Part of the problem regarding the lack of effectiveness of the drugs was that people with flu take other medications to manage their symptoms and little benefit from antivirals shows up in such situations. One statistician working for the FDA on evaluating Relenza stated that it was no more effective than a placebo and didn’t reduce symptoms even by a day.
In commenting on the studies on Tamiflu, Pekka Kurki of the Finnish Medicines Agency stated that while the effects of Tamiflu were clear they were not very impressive.
“What was unclear and is still unclear is what the impact of Tamiflu on serious complications. Circulating influenza was very mild when Tamiflu was developed and therefore it is very difficult to say anything about serious complications. The data did not clearly show an effect on serious complications – it was not demonstrated by the RCTs (randomised controlled trials).”
WHO Emergency Committee
In 2009 WHO formed an Emergency Committee to advise it on the H1N1 pandemic. The identities of the 16 committee members remain a secret with the exception of committee chairperson Professor John MacKenzie. The secrecy of the committee has fuelled conspiracy theories, particularly around the activation of dormant pandemic vaccine contracts. As the authors of the BMJ article note: “A key question is whether the pharmaceutical companies, which had invested around $4 billion in developing a vaccine, had supporters inside the emergency committee, who then put pressure on WHO to declare a pandemic. It was the declaring of the pandemic that triggered the contracts.”
Alongside the need for greater transparency and accountability in the decision-making processes there lies the need to count the cost of largely ineffective antiviral drugs and unnecessary vaccines. As epidemiologist Luc Bonneux and Professor Van Damme put it in a personal view published in the BMJ the week prior to the Cohen & Carter investigation:
“The decisions to stockpile antivirals and influenza vaccine to control avian flu (2005-6) and swine flu (2009) cost large amounts of money. Both epidemic threats were mostly iatrogenic pandemics of panic, which caused little human suffering, but the global plans to control them were largely a waste of money…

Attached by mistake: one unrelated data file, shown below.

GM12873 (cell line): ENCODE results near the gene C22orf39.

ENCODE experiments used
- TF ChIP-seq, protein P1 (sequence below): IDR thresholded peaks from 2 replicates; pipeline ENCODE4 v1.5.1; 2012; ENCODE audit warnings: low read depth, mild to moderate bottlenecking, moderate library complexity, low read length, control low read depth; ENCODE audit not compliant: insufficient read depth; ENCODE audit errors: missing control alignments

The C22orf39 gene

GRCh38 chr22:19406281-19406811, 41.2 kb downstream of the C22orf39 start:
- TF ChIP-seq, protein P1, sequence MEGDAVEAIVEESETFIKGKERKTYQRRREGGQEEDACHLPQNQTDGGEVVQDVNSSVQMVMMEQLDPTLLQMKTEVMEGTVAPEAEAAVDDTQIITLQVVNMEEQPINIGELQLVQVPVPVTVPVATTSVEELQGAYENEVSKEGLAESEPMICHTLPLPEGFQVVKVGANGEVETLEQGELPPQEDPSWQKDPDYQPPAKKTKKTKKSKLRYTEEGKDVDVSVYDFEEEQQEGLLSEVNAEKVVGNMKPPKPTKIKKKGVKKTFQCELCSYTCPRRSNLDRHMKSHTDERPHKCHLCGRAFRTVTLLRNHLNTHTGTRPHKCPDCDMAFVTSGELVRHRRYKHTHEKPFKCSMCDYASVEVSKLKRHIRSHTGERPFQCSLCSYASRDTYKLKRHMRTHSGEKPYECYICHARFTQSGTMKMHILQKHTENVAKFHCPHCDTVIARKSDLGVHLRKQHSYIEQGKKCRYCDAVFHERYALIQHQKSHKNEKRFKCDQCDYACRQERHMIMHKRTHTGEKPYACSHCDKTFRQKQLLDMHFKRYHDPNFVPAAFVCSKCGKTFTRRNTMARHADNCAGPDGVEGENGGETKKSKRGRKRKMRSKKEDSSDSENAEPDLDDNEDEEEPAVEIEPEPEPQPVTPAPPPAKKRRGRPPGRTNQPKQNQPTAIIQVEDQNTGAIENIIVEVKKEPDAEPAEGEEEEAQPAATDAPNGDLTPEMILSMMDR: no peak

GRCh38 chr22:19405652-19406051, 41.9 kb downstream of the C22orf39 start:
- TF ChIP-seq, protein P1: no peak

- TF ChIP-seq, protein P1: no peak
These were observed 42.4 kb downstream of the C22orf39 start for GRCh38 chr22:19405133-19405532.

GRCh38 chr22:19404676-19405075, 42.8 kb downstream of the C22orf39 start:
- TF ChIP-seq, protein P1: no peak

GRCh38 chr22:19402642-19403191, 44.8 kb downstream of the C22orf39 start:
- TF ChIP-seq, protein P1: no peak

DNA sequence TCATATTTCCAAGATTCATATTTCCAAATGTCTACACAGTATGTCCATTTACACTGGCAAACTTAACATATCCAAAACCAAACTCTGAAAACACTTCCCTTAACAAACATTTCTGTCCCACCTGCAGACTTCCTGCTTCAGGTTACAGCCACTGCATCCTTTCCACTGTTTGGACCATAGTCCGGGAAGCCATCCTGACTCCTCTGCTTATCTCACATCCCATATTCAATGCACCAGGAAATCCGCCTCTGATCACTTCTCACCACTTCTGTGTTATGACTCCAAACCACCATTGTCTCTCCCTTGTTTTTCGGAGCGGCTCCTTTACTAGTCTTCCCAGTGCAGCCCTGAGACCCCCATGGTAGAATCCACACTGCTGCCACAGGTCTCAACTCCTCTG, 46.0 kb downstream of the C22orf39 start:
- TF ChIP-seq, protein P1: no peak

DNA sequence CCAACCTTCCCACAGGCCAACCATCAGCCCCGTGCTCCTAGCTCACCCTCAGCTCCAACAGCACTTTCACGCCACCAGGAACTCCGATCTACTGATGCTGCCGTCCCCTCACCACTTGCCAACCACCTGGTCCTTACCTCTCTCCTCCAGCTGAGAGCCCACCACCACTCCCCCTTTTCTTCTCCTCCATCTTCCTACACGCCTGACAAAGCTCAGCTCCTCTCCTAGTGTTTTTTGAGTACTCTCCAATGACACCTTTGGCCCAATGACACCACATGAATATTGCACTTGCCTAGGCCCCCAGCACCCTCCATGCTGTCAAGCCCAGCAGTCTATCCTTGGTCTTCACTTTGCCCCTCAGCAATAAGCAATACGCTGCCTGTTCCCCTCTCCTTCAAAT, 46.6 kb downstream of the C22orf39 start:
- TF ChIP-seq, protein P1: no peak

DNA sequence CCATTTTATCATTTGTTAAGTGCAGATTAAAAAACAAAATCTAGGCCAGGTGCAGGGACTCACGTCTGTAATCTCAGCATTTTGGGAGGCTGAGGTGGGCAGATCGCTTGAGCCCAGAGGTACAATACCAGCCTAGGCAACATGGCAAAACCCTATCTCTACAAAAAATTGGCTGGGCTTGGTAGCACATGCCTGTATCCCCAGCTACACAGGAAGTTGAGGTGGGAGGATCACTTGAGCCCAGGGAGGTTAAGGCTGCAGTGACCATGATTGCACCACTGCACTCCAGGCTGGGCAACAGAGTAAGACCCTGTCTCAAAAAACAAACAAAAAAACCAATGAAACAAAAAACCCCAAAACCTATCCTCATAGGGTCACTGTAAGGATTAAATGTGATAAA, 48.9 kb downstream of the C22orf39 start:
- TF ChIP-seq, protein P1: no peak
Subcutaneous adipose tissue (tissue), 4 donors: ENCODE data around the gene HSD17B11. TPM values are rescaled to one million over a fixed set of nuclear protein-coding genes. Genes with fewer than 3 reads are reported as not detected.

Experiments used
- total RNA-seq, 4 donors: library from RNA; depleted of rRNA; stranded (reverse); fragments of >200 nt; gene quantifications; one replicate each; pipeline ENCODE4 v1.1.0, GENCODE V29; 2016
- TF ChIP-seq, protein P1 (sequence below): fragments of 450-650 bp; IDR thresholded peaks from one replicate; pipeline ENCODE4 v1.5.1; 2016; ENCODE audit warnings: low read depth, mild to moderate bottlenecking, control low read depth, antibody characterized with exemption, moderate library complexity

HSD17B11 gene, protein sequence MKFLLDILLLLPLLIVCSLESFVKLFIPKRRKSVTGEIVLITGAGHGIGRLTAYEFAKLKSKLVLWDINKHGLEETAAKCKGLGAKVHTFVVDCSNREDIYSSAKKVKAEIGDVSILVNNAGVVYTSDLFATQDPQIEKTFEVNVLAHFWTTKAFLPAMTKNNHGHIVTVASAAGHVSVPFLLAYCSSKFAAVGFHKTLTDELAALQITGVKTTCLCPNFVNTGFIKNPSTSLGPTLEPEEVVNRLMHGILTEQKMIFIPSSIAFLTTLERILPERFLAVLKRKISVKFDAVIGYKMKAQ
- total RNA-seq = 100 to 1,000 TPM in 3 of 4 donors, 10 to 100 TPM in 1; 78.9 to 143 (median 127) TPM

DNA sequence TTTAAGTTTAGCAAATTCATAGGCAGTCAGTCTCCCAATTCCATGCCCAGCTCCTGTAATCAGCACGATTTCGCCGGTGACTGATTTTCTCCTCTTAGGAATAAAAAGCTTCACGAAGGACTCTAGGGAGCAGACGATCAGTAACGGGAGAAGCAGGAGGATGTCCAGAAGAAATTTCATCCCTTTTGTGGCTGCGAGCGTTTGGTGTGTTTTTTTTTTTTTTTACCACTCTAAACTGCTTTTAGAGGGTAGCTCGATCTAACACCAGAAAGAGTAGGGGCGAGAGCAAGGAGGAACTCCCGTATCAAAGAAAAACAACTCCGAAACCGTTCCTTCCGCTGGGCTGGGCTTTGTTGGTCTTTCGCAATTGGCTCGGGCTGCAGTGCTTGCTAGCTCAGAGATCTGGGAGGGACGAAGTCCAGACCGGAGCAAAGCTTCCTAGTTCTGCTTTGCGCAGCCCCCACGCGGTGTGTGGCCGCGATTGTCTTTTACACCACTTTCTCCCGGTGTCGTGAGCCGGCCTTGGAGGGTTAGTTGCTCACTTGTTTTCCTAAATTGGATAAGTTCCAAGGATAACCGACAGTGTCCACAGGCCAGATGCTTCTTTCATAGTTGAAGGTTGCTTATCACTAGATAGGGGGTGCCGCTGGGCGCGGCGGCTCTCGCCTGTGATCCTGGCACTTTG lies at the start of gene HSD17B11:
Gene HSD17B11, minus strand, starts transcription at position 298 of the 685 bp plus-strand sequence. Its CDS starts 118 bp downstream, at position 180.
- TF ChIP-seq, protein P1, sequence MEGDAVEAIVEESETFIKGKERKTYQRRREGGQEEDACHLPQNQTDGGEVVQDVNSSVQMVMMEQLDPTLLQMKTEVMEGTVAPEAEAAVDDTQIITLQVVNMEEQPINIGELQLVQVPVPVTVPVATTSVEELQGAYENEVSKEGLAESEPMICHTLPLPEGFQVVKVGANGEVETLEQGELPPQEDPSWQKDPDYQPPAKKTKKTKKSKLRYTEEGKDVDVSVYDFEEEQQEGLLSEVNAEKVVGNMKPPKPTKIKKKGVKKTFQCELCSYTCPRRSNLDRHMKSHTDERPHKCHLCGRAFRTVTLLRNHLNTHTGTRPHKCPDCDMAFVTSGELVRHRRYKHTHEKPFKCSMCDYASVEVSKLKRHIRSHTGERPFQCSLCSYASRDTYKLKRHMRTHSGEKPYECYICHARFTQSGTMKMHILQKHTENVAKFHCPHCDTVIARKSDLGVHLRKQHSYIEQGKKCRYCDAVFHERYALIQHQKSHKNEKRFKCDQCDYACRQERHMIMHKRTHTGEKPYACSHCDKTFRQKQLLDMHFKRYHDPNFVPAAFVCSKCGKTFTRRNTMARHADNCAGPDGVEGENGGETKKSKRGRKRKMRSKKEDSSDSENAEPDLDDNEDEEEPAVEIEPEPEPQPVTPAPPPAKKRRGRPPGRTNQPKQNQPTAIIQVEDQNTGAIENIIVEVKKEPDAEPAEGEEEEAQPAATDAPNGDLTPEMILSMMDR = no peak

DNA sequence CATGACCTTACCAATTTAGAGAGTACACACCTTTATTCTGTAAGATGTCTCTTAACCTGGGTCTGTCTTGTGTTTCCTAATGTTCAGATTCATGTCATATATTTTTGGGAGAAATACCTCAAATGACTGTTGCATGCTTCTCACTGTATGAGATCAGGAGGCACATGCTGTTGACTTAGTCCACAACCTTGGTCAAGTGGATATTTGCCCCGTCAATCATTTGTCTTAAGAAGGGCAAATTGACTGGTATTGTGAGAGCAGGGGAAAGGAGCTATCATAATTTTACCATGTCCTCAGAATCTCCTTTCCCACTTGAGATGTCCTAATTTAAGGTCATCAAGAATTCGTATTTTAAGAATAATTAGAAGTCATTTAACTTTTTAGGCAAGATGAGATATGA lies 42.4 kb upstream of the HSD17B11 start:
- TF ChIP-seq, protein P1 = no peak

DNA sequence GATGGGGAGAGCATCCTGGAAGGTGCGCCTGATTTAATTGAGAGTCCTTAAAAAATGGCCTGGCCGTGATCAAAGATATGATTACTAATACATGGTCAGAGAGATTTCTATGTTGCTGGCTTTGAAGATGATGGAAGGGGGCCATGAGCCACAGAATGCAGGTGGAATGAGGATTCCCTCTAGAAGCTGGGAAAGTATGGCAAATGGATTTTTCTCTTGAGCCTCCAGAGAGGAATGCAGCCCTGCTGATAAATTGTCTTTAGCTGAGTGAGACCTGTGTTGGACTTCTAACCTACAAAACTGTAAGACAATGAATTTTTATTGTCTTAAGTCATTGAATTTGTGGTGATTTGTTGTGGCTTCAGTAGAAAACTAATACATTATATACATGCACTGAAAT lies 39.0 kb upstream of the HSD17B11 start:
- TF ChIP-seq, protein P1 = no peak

The core of health economics and health policy is that resources are scarce. If resources were infinite, all possible measures could be taken to fight disease, including prevention of all hypothetical possibilities. Because resources are limited, wise allocation saves lives. Money spent in stockpiling antivirals with hypothetical effectiveness against a hypothetical pandemic is not available for health care, or for education, or for any other important human need thought to be underfunded.” (3)
(1) Deborah Cohen and Philip Carter. “WHO and the pandemic flu conspir-acies.” BMJ 12 June 2010.
(2) Ron Law. “WHO and pandemic flu: There was also no subtype.” BMJ 29 June 2010.
(3) Luc Bonneux and Wim Van Damme. “Preventing iatrogenic pandemics of panic. Do it in a NICE way.” BMJ 9 June 2010.
AWHC Newsletter July 2010
The H1N1 Vaccine & Children
Despite predictions of an early return of Influenza A (H1N1) flu, as autumn fades into winter, New Zealand has yet to see the start of its seasonal flu season.
As reported in the March 2010 issue of the AWHC newsletter, the Ministry of Health embarked on an influenza campaign in February 2010 which saw a roll out of first the H1N1 (swine) flu vaccine, followed by the trivalent influenza vaccine that this year aims to protect against the H1N1 virus, as well as the Influenza A (H3N2) virus and the Influenza B/Brisbane virus.
Unlike flu vaccination campaigns in previous years, the MOH is especially targeting pregnant women, as well as children who are deemed to be in the at risk group. This includes Maori and Pacific children, children with chronic conditions including neurological conditions and respiratory conditions, eg asthma, as well as those who live in very poor areas.
Having recently upgraded the numbers of those who died in last years H1N1 flu epidemic from 20 to 35 (1), the Ministry is now rolling out a vaccination campaign without having produced information for pregnant women faced with deciding whether to have the vaccine, or for parents who are wondering whether to get their young children vaccinated.